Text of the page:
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Monuments in Malaga

Malaga has become an important cultural destination in Spain due to the wide variety of museums and monuments it has to offer.

Precisely because it has so many, we at Niza Cars have decided to draw up a list of the six principal monuments in Malaga we think you should visit.

Malaga’s six principal monuments

Malaga Cathedral

Source: Pixabay


The Basilica of the Incarnation Cathedral is the city of Malaga’s best-known monument. It is located at Plaza del Obispo and is one of the most remarkable Renaissance monuments in either Andalusia or Spain.
Malaga Cathedral was built between 1528 and 1782. Different styles can be found in its interior, ranging from Gothic to Renaissance elements.
The main door is Baroque, and the cathedral has two bell towers. One of them has been completed and measures 87 metres high. The other, the southern tower, remains unfinished, which is why it is popularly known “la Manquita”, which can be roughly translated as the half-finished one. It can almost be considered as yet another monument in Malaga!


Alcazaba of Malaga

The Alcazaba is located at the foot of Mount Gibralfaro. This monument in Malaga is an Arab-era defensive fortress built in the 11th century.
If you visit the inside, you can also stroll along its walls while enjoying spectacular views of the sea and the city centre. You’ll also see a small palace decorated in Arab style and its landscaped gardens.

More than just a monument, it is an essential place to see if you visit Malaga province.

Source: Pixabay


Gibralfaro Castle

Gibralfaro Castle is another of Malaga’s exceptional monuments. Its name is derived from the lighthouse which once stood at its highest point. It is linked to the Alcazaba by some walls which run down the hillside.
It was built on a prominent site from where all of Malaga Bay can be seen. It is unquestionably one of the city’s best viewing points and should be visited, since it offers panoramic views of the Port of Malaga and part of its historic city centre.


Roman Theatre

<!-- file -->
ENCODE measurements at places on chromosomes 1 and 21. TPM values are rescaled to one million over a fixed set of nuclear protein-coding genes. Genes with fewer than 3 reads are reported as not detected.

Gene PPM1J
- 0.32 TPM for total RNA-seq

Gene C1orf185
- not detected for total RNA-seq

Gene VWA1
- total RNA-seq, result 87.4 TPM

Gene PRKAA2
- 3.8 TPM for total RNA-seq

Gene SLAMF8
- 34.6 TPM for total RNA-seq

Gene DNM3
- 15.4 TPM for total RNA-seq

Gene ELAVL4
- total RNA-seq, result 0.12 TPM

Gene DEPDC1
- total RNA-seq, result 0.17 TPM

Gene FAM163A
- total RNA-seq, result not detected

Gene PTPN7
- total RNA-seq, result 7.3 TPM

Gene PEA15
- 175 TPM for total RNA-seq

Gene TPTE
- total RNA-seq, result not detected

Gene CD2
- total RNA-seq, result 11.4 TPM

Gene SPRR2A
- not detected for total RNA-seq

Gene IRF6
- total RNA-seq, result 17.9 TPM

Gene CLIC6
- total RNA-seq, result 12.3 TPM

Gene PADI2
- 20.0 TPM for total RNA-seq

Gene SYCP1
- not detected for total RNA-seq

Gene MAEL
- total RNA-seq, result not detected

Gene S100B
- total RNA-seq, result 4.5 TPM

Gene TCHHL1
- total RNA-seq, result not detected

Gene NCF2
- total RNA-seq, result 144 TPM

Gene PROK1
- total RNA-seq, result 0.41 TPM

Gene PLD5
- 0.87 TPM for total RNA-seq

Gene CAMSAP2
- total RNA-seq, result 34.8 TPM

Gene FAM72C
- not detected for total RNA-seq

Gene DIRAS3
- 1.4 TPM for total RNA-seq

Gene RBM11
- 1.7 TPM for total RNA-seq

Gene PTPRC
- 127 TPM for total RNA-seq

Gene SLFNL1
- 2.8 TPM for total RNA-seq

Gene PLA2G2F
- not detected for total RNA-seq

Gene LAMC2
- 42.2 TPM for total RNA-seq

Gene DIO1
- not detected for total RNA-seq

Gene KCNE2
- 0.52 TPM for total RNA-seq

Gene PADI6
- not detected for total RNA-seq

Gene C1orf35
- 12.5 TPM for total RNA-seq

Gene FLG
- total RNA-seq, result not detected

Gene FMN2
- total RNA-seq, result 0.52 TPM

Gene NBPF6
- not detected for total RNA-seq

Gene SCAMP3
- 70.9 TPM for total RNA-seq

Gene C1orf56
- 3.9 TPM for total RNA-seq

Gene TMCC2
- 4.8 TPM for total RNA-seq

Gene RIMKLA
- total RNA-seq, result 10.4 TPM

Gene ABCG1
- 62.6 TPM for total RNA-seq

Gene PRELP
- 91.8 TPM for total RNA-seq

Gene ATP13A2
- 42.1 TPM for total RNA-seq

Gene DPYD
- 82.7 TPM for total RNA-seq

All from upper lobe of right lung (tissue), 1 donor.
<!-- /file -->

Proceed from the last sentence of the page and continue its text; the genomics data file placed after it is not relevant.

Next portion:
The Roman Theatre can be seen from Alcazabilla, an emblematic Malaga street, and forms part of the Alcazaba monumental complex.
Curiously enough, its remains have only been visible in recent years. They were discovered in 1951 during some building works. After a group of buildings situated above them were demolished in 2005, the square was refurbished and the theatre in front of the Alcazaba’s walls was made visible.

Some performances are now held inside the theatre, as it has been restored for use.

Source: Pixabay


Picasso’s Childhood Home

Picasso is Malaga’s most international artist. Apart from having a museum in Malaga dedicated to him, his childhood home located next to Plaza de Merced, which is right in the centre of Malaga, can be visited. Mementos, works, exhibitions and events are held in his childhood home.


Monument to Torrijos

This obelisk, which is the most significant 19th century municipal monument in the city, is situated in the middle of the emblematic Plaza de la Merced. It marks the place where General Torrijos and his 48 companions, who were executed on San Andrés beach, were buried.

One of this Malaga monument’s curiosities is the fact that its upper block was shifted slightly by an earthquake the city suffered in 1884.

Aside from visiting these monuments in Malaga, don’t leave the city without walking along Calle Larios, visiting and buying something from the famous Mercado de Atarazanas or having a drink and a taking stroll on Muelle Uno.